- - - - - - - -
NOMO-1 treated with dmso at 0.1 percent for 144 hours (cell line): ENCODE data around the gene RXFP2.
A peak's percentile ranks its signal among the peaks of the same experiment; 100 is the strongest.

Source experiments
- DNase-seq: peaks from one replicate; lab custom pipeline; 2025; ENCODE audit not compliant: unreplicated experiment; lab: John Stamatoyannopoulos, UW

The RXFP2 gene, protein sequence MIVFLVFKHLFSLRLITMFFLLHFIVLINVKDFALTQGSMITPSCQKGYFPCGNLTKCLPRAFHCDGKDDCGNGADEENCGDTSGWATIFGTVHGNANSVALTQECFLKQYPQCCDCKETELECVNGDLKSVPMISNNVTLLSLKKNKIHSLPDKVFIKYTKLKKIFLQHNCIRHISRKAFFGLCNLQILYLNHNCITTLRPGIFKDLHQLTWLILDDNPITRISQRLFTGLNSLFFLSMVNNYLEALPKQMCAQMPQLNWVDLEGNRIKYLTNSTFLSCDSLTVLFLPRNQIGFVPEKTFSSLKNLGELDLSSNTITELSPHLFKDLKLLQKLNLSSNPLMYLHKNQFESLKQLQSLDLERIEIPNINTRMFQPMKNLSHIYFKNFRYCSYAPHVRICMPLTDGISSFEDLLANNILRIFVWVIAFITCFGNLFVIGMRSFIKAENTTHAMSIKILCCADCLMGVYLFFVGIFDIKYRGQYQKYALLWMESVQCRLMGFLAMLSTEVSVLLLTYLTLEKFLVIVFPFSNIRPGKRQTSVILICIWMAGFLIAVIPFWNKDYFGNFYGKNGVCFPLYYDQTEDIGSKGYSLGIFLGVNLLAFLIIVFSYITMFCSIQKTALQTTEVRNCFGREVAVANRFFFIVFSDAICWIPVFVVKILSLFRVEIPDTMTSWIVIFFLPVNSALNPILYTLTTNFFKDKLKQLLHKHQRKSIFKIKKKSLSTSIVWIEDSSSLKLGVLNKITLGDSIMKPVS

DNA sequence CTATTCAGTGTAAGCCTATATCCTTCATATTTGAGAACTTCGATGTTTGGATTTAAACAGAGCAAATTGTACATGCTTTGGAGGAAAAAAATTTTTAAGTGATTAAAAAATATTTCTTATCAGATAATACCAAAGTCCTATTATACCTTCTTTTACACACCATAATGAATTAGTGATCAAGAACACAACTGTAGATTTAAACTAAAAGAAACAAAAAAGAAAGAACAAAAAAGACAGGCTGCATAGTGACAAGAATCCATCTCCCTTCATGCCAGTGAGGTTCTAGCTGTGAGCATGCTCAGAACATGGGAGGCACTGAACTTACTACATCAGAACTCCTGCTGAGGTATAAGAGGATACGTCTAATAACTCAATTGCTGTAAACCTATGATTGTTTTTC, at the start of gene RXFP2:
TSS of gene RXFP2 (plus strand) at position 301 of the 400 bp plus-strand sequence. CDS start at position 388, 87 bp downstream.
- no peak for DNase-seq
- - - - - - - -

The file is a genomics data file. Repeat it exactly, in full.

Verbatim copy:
NOMO-1 treated with dmso at 0.1 percent for 144 hours (cell line): ENCODE data around the gene RXFP2.
A peak's percentile ranks its signal among the peaks of the same experiment; 100 is the strongest.

Source experiments
- DNase-seq: peaks from one replicate; lab custom pipeline; 2025; ENCODE audit not compliant: unreplicated experiment; lab: John Stamatoyannopoulos, UW

The RXFP2 gene, protein sequence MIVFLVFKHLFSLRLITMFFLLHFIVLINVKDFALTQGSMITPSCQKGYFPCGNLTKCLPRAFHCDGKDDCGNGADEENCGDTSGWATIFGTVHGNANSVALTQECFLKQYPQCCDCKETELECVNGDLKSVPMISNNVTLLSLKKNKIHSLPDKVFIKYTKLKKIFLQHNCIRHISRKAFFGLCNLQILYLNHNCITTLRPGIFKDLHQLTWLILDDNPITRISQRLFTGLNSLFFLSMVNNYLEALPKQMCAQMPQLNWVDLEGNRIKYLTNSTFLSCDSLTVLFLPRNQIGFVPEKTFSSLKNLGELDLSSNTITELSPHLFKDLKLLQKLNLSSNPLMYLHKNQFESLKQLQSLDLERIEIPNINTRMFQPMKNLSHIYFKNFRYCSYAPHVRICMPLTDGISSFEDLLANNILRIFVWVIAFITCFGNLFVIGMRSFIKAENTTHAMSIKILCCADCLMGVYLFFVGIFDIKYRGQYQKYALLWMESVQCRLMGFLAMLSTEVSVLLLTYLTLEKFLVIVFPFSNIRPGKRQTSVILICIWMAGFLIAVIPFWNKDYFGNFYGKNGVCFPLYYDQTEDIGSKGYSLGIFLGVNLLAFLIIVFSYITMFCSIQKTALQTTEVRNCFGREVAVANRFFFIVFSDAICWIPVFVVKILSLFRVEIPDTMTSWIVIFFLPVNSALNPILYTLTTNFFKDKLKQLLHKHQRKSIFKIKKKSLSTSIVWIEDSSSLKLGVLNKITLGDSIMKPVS

DNA sequence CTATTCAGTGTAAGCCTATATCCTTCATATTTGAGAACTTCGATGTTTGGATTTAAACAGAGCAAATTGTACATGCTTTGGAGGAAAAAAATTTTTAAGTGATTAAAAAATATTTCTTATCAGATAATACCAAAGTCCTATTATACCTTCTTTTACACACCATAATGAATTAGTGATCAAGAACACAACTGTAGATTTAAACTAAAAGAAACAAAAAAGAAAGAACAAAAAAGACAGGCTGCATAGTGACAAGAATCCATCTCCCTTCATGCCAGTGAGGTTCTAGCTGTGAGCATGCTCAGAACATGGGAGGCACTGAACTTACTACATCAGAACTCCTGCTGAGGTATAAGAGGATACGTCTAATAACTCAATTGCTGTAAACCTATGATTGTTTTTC, at the start of gene RXFP2:
TSS of gene RXFP2 (plus strand) at position 301 of the 400 bp plus-strand sequence. CDS start at position 388, 87 bp downstream.
- no peak for DNase-seq